How to Change Careers Later in Life

In general, it’s becoming less common for people to stay in the same job for their whole working life. Once factories and offices would be staffed with workers who started straight out of high school and worked right through until retirement. Thanks in part to technology and the vast range of businesses that now operate in the US, people tend to work for several different companies throughout their career.

Taking that one step further are people who choose to work not only for different companies but who begin whole new careers too. Some choose to stay in closely related fields such as moving from a medical position in a hospital to a career in teaching. Others, however, choose a very different path and love the challenge of learning something completely new.

Choosing a New Career Path

When thinking about a new career, it’s important to consider all your options, even if you think you already know what you want to do. Some things that might be useful to think about for a successful career change include:

  • Transferable skills: Do you already have a skill set that could be valuable in another profession or field of work?
  • Previous experience: Have you had any prior experience working in another field, including volunteer work?
  • Job availability in your local area: Would you need to relocate to find a job once you are qualified or are there enough entry-level positions available within commuting distance?
  • Average salaries: Will your new career pay the bills or will you need to make changes to your lifestyle in order to start at the bottom in a new company or field?
  • Your interests: If you’re changing from a previous career it might be worth writing down some of the reasons why you are choosing to move. Take time to explore your interests and match them to a career that you will enjoy. Retraining can take a lot of time and can cost a lot of money, so it’s worth being sure before committing.
  • Your current job: It may be the case that new opportunities open up in your current employment where you can move to a new department or gain a promotion. Speaking to your boss about the possibility of moving to a new role within the same business is a good way to experience a new area of work without committing to a new company straight away.

Researching Entry Level Requirements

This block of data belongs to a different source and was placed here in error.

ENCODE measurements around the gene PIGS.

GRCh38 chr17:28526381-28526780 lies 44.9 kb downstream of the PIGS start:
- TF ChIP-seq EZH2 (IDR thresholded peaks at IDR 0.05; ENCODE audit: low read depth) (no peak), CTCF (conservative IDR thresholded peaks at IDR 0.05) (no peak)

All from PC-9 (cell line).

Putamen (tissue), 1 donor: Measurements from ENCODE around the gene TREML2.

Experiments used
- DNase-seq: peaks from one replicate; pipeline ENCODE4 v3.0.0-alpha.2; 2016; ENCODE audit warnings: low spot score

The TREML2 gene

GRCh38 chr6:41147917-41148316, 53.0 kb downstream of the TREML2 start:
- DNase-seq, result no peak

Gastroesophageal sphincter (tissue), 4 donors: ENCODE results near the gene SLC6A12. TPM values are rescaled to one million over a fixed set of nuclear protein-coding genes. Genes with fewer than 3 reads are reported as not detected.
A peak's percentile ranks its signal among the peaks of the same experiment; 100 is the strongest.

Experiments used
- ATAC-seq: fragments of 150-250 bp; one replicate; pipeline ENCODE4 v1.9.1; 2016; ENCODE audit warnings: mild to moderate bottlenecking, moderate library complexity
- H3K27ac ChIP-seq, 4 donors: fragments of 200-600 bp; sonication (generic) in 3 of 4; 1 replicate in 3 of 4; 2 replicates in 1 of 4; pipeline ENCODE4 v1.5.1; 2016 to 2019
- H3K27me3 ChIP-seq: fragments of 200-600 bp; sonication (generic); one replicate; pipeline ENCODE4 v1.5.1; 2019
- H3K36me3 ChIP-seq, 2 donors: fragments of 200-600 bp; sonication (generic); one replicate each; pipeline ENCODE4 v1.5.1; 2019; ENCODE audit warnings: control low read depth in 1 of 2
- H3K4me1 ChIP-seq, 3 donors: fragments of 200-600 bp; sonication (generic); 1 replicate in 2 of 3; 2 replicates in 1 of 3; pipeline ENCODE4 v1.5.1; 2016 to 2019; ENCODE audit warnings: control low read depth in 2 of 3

Once you have decided on the path you want to take, you must do your research to understand the requirements necessary to enter the field. Some jobs may not require any experience or qualifications if you are going for an entry-level position. However, if you are looking to become a director in a business or would like to enter a profession such as nursing, then you will need a college or university degree or even an MBA.

Gaining Relevant Qualifications

If you have identified that you will need to retrain to start your new career, there are several ways you can go about obtaining relevant qualifications and enrolling onto courses.

Traditionally you may be limited to the learning institutions in your local area if you’re not prepared to travel; however, if you’re still working full time, it might not be an option. If you are willing to take time out to study full time, then making contact with your local college or university is an excellent place to start.

Many accept mature students who are looking to gain new qualifications, and if it’s local, you will be able to commute which will save you some money as you won’t need to stay on campus with the other students.

Studying Qualifications Online

Another way of gaining the qualifications you need for your new career choice is to study online, with institutions such as Spring Arbor University offering nurse educator programs you can complete from the comfort of your own home.

There are several advantages to studying online, and more people are choosing to do so every year. Many courses are taught to the same level as those in traditional colleges or university’s and are accredited in the same way, so they hold the same value with employers.

Some of the most popular reasons people choose to study courses online include:

  • Flexibility to Study Whenever: Unlike a traditional college or university where you must attend lectures on campus at set times during the week, many of the lectures for online courses are delivered over the internet. That means you can catch it on your lunch break or take the afternoon off work if required. If neither of those work for you, lectures are usually recorded so you can watch them and make notes in your free time after work or at the weekend. Similarly, you’re not confined to studying or writing papers in the day; this can also be done on evenings or weekends making online study the perfect option if you currently have a full or part-time job.
  • No Need to Commute: Being online means there’s no need to get in the car or get the bus to college or university. Simply set up a home office in a quiet area of your house or apartment, log-in, and get studying. You will save money on gas, and you won’t need to spend money on any accommodation either.  
  • Broader Range of Courses: Many traditional colleges and university’s do offer a broad range of courses, but it doesn’t compare to the number that is available to study online. You can access almost any course from some of the top universities right from your home office or living room, so you’re not limited to any one course or profession or by your location.  

Making a Career Move There certainly isn’t an age limit as to when you can make a career move. If you have been successful in a career previously, it’s more than likely you will have the drive and determination to be successful in your new career too. It’s never been easier to make a move, and the flexibility and affordability of online study are helping many Americans start a whole new exciting journey to career success.